SEI moved from Carbondale to Paonia in 2002. When they offered a class on solar energy in the developing world, Tara and Sam gave a lecture on Taquile. Most lectures were filled with technical speak, they said. They spoke about smuggling solar panels into Peru, trading panels for textiles, and how much they loved the people. "We were the project with heart," said Tara.
Tara and Sam are still living simply and making pottery in the home studio. At the height of their career they did between 12-14 craft shows a year. They could have had more lucrative careers, but instead made a conscious choice to maintain control of their lives. They wanted the flexibility that allows them to hike or travel and work in their studio. "We knew we were choosing the lower money route, but we were choosing a quality of life, other than a 9-to-5 job," said Sam.
After more than 30 years, they're cutting back on craft fairs and slowing production. They plan to create more local venues and set up shop online. The demand is still there, said Tara. She recently enlisted the help of an assistant to work in the studio.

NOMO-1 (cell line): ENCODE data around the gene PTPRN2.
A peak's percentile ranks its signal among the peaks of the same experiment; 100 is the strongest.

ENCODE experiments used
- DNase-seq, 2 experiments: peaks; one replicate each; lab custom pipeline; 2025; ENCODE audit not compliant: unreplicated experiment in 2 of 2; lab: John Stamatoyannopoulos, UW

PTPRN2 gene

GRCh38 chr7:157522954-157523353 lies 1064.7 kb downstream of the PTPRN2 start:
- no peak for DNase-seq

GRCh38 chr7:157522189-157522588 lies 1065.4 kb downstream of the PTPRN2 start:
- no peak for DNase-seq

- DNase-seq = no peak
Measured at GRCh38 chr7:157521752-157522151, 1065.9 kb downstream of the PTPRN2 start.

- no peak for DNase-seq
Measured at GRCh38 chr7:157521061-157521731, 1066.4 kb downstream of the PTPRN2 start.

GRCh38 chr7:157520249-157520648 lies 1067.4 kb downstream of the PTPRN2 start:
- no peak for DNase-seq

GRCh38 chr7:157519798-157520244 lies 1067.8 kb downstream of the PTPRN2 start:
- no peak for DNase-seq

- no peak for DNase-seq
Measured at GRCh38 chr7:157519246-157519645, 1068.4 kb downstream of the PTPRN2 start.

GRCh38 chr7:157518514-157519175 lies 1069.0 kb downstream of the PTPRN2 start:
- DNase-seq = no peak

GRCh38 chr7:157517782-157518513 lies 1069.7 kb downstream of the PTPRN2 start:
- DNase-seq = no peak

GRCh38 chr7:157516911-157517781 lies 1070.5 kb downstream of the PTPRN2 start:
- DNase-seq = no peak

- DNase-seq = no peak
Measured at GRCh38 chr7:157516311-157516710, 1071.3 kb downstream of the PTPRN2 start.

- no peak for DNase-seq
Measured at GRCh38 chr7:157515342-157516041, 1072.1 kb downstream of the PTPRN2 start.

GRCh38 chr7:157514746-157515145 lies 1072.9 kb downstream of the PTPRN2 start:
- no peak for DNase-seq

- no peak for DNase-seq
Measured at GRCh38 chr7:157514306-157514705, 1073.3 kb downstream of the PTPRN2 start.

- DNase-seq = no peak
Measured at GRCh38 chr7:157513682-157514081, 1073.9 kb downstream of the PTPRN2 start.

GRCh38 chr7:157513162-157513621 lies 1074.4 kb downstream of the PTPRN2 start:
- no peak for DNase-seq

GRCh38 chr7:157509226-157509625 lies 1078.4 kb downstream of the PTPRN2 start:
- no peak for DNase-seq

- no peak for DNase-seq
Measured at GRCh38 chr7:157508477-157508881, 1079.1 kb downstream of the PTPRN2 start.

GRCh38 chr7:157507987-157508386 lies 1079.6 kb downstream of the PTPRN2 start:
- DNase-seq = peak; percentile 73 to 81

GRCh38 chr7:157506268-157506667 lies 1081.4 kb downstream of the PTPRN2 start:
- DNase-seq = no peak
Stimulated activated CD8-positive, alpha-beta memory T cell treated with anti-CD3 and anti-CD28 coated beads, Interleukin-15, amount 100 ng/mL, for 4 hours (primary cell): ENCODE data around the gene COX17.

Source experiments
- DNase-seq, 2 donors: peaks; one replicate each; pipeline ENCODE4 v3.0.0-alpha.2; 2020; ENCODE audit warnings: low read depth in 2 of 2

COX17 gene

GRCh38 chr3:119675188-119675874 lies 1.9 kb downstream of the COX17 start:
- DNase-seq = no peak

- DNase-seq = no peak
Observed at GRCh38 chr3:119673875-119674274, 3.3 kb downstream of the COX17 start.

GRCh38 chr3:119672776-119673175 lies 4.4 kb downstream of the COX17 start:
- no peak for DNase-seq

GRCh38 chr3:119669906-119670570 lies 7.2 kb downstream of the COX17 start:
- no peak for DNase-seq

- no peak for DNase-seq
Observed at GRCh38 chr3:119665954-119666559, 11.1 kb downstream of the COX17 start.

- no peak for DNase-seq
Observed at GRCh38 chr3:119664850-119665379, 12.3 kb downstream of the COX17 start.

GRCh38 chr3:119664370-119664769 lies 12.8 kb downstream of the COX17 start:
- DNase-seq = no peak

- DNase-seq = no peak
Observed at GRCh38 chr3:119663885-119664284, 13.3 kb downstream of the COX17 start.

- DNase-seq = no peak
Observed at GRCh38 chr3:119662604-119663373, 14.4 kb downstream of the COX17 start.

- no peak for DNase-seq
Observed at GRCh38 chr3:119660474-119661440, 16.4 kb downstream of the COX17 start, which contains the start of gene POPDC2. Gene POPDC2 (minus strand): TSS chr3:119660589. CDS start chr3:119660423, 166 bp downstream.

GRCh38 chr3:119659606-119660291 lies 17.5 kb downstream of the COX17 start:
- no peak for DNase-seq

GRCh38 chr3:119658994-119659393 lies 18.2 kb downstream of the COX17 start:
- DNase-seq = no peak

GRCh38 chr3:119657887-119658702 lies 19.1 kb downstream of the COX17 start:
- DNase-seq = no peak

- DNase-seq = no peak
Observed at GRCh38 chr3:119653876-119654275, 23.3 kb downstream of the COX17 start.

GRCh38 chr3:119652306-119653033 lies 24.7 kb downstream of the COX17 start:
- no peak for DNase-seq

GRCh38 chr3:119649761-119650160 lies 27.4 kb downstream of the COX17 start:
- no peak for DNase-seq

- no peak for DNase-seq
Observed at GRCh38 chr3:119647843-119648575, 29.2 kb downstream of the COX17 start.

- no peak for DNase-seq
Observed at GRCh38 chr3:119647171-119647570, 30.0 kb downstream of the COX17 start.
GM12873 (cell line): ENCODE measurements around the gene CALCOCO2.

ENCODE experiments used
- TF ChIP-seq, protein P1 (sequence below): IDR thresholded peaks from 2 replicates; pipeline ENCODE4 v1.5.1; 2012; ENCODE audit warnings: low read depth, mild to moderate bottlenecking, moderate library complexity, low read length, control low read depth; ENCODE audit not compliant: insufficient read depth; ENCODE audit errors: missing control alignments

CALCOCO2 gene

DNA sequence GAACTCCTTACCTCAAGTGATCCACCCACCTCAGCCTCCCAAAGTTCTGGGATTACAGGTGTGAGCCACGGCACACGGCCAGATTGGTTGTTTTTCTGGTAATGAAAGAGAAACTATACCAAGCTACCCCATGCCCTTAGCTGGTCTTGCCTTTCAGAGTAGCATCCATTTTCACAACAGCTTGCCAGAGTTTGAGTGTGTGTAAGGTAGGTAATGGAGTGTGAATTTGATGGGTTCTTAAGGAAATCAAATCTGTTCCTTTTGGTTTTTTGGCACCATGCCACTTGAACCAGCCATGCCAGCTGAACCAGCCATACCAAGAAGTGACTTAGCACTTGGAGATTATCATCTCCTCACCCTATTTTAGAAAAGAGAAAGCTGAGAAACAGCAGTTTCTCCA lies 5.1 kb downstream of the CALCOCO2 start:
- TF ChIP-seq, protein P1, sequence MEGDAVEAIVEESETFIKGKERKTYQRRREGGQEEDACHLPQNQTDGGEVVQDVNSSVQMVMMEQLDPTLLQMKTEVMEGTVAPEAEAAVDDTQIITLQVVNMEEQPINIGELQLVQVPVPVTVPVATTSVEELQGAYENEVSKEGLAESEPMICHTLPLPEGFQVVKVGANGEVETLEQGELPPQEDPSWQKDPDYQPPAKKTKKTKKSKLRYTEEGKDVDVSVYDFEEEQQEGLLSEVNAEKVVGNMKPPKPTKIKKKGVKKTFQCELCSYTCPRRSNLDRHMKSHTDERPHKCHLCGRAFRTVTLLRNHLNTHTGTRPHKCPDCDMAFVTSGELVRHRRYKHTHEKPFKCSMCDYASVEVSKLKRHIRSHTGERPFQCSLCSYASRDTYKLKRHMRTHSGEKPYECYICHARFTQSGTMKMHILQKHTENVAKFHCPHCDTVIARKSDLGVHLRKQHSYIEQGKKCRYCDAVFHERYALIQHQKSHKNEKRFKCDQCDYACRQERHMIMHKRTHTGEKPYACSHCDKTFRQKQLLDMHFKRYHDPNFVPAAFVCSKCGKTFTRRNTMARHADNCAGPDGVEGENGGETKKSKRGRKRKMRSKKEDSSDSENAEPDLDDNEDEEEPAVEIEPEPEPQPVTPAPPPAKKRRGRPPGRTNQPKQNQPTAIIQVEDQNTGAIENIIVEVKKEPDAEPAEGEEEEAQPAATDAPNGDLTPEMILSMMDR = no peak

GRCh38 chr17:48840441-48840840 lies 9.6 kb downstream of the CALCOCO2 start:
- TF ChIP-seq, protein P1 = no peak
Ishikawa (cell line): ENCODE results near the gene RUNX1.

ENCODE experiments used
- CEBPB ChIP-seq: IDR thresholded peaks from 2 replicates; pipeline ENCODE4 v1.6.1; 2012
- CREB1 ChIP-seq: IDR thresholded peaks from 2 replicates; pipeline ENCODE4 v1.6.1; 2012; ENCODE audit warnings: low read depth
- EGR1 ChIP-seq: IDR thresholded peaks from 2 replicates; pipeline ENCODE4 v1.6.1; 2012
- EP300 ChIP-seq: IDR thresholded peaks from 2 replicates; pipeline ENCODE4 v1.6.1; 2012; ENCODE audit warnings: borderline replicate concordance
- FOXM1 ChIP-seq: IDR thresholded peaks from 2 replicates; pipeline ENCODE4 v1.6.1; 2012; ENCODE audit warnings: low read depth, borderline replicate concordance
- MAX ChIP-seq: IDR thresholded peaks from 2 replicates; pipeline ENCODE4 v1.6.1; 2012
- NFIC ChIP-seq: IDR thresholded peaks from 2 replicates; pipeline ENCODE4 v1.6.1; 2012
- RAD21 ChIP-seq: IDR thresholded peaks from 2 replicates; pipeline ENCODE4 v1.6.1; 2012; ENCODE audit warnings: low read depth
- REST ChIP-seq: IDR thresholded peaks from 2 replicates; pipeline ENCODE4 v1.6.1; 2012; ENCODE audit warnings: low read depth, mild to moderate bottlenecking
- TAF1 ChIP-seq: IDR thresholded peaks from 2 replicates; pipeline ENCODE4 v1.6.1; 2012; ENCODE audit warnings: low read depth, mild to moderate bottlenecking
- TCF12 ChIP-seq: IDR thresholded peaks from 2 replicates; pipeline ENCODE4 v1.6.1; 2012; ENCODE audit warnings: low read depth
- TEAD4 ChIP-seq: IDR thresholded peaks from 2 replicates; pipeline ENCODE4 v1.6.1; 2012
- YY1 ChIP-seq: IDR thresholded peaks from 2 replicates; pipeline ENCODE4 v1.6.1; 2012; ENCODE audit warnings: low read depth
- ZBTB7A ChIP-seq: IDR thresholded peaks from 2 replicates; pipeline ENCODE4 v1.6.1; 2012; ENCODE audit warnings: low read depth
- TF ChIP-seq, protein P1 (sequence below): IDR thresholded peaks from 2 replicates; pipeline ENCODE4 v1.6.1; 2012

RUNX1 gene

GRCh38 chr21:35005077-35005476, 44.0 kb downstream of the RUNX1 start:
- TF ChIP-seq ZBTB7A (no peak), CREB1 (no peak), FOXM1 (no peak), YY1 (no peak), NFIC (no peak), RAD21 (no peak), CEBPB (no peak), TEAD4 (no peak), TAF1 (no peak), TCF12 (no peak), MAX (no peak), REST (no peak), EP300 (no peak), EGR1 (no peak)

They also plan to continue visiting their Taquile family. They recently established a program to provide school supplies to the local children. Two years ago, Brad Burritt and Danielle Carre with Empowered Energy Systems in Hotchkiss traveled to Taquile to install two small solar systems. Through a Kickstarter campaign they raised money and returned last year with son Asa, a solar installer who speaks Spanish, to teach a solar installation class. Four Taquile residents earned their diplomas and now have text books to refer to.
Their positive influence on the island continues. Recently their godson was re-elected to town council. When a diesel fired water-pumping project was proposed, which would belch diesel smoke and not bode well with the tourists, he lobbied for solar, and won. Thanks to the resulting project, the island now has three water pumping systems, virtually eliminating the need to haul water.
Hauling water, said Sam, is considered one of the biggest jobs in the developing world. On one trip to Taquile they had to haul water, and almost cried when they got home and turned on the faucet. "It's so amazing that we have running water, both temperatures, and it's clean," said Tara.
On their most recent trip they brought home dozens of textiles -- hats, gloves, scarves, belts and purses. Some pieces are tagged with the artist's name, type of wool used, and a short story. As they have for many years, this Friday and Saturday they will have a booth at the annual Holiday Art Fair at the Blue Sage Center for the Arts in Paonia.
Their years of work and visits to Taquile Island are documented in words and photographs at taquilefriends.blogspot.com.